Glacier closure over Toussaint prompts climate fears

Les Deux Alpes is one of the oldest ski resorts in France, but will be closed for the first time over Toussaint this year

The glacier of the “Deux Alpes” in Isère will be closed for the first time ever during the Toussaint holidays this year, prompting fears over the impact of climate change in the area.

Toussaint - or All Saints’ Day - is a traditional autumn holiday in France, taking place this year on Wednesday November 1, with many taking the opportunity to get away for a few days, often to the mountains.

The area around the Deux Alpes is said to have the largest skiable glacier in Europe, and is one of the country’s oldest ski resorts, just behind Chamonix, which features the famous mountain Mont Blanc.

And yet, this is the first time in 40 years that the Deux Alpes ski resort glacier has been closed at this time of year, although the resort itself is still open and welcoming guests despite the lack of skiing, reports French news source 20 Minutes.

The situation is said to have been worsened by no snowfall, the very hot summer, and no rainfall since the beginning of the summer.

The ski area, which at best has previously seen 7,000 skiers visit over the Toussaint holidays, has seen its seasonal visitors drop to 2,000 per year on average, and this year, there will be no skiers.

Commentators have denounced 2017 as a terrible year, and evidence of worsening conditions due to climate change and global warming.

Gilles Vanheule, director at the local tourism office, confirmed there had “not been enough snow” to merit opening the pistes.

“2017 has been a catastrophic year, in a catastrophic trend,” explained Delphine Six, from climate change research centre The Institute of Environmental Geoscience (l’Institut des Géosciences de l’Environnement (IGE)).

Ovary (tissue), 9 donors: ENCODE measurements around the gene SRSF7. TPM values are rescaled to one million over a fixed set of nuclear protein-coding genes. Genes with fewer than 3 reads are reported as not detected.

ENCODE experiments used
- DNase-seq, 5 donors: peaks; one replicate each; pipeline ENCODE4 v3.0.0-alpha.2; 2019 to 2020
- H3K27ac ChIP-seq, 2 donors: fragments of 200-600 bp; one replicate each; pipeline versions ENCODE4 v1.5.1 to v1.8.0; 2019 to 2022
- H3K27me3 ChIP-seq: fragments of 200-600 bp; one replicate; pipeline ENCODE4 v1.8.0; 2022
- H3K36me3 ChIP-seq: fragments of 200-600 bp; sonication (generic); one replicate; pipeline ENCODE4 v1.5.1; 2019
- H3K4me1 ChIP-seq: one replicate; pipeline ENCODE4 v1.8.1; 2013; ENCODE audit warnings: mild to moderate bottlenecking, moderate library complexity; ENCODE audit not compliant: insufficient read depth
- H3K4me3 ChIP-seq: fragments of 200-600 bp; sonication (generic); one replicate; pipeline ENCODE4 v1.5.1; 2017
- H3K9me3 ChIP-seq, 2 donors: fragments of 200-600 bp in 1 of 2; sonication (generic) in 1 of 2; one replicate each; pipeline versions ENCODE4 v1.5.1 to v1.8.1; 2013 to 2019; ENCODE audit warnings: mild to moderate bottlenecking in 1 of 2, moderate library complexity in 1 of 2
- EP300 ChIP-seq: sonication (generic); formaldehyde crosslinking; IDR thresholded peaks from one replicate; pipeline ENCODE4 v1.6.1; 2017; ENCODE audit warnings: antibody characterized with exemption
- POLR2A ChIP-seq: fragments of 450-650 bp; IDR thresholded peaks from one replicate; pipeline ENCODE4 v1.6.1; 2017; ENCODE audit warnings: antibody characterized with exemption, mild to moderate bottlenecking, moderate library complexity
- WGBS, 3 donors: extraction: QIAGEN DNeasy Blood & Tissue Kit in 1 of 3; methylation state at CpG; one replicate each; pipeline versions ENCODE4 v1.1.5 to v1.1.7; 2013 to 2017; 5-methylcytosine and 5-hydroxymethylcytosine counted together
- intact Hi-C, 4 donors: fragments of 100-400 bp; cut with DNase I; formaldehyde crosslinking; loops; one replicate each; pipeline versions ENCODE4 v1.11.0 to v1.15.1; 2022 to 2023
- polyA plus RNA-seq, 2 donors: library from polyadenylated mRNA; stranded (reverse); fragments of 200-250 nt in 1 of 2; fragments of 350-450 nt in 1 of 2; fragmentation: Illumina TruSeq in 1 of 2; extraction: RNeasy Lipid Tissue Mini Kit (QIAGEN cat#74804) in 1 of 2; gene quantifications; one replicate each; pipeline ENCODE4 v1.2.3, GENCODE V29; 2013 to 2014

“Over the past 30 years, we have seen generalised loss of glacier mass, but the trend has considerably accelerated since 2003.”

An example used to illustrate this change is the Saint-Sorlin glacier in the Grandes Rousses region, which between 1985-2003 was said to lose around a metre of glacier mass every year, all over. Between 2003-2015, the average loss per year has risen to two metres, reports 20 Minutes.

“This means that our glaciers are losing twice as much volume as before,” said Six. “By 2100, most glaciers under 3,500 metres high will probably have disappeared.”

The 2 Alpes station is attempting to fight back, however, with managers creating artificial snow and ice using 40,000 litres of underground lake water, in a bid to create a protective layer of ice on the glacier.

It is not yet known how successful this attempt will be long-term.

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